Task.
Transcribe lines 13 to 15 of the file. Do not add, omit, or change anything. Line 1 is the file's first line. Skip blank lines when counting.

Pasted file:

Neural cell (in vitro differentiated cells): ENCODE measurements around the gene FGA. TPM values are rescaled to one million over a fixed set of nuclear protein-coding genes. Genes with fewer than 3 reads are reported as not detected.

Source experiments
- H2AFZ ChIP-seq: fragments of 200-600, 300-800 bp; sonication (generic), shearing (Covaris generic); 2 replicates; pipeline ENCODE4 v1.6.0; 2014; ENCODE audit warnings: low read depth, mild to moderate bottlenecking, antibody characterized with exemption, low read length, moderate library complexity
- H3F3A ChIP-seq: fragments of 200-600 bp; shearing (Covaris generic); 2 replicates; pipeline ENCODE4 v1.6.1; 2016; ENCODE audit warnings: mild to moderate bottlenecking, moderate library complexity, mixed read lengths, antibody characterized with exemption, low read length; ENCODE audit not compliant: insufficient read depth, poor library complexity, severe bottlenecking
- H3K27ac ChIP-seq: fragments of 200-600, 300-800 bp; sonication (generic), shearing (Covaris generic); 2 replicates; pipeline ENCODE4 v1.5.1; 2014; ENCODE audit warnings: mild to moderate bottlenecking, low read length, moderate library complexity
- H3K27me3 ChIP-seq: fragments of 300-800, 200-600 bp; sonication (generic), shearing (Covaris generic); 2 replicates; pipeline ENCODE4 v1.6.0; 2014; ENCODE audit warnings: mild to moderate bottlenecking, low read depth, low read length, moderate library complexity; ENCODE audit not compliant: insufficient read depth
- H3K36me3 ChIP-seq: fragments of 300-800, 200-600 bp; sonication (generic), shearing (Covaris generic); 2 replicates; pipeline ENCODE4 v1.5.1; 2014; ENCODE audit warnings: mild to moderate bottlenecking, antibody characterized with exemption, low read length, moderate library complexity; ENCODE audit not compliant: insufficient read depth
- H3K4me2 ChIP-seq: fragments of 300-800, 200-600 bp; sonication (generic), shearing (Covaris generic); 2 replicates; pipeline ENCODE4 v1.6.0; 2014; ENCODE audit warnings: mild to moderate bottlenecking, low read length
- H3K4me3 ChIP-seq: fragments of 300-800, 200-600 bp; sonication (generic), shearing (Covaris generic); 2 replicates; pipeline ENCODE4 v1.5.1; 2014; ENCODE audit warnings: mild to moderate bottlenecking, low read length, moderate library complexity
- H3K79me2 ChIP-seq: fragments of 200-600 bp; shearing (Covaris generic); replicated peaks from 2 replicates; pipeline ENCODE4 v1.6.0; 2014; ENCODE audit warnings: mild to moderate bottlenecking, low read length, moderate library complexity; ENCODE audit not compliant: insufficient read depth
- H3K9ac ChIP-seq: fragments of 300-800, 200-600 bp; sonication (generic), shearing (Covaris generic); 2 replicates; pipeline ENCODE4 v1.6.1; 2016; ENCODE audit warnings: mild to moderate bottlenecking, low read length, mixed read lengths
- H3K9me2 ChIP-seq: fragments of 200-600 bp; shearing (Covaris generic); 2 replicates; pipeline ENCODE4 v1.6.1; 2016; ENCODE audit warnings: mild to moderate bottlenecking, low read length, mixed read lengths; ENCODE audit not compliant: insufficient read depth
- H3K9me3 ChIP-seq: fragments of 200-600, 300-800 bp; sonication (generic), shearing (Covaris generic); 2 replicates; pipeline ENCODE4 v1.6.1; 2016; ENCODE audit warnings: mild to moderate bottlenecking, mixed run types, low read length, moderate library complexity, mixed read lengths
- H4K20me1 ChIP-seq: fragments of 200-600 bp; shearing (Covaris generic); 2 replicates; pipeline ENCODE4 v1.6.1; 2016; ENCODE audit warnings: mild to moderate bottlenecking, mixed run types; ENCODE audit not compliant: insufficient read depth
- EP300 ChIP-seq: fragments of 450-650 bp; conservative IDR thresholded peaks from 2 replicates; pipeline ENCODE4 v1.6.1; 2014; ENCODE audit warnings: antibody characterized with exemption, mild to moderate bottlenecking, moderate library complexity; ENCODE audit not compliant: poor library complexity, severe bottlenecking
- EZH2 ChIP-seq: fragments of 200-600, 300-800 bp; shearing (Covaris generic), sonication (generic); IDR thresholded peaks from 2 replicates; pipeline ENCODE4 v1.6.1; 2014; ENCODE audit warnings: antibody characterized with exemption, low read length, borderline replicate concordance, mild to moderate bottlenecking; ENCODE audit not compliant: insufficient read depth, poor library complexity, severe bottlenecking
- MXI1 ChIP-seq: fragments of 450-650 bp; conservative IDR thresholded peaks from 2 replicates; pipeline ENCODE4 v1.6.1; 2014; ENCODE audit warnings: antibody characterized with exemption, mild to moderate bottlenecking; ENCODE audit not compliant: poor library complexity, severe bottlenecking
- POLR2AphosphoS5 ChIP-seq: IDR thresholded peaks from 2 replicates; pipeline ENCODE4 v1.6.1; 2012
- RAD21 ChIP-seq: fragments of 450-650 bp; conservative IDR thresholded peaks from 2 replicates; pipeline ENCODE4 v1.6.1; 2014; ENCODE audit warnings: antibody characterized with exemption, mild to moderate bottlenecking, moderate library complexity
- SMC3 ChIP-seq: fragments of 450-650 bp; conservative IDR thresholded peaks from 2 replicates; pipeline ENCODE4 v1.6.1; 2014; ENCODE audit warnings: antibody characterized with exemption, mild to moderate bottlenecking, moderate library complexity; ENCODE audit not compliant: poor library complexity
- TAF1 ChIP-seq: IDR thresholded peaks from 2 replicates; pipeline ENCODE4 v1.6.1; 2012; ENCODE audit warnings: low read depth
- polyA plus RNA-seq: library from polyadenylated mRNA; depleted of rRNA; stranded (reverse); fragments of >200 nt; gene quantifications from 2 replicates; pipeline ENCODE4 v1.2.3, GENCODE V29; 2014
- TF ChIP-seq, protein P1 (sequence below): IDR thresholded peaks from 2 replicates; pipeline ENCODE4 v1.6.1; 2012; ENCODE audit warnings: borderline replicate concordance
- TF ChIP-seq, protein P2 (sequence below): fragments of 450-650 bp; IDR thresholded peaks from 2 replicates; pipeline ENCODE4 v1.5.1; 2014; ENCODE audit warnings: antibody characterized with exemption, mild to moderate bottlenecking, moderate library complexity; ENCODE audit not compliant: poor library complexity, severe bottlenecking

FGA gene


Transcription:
- H3K9me3 ChIP-seq: fragments of 200-600, 300-800 bp; sonication (generic), shearing (Covaris generic); 2 replicates; pipeline ENCODE4 v1.6.1; 2016; ENCODE audit warnings: mild to moderate bottlenecking, mixed run types, low read length, moderate library complexity, mixed read lengths
- H4K20me1 ChIP-seq: fragments of 200-600 bp; shearing (Covaris generic); 2 replicates; pipeline ENCODE4 v1.6.1; 2016; ENCODE audit warnings: mild to moderate bottlenecking, mixed run types; ENCODE audit not compliant: insufficient read depth
- EP300 ChIP-seq: fragments of 450-650 bp; conservative IDR thresholded peaks from 2 replicates; pipeline ENCODE4 v1.6.1; 2014; ENCODE audit warnings: antibody characterized with exemption, mild to moderate bottlenecking, moderate library complexity; ENCODE audit not compliant: poor library complexity, severe bottlenecking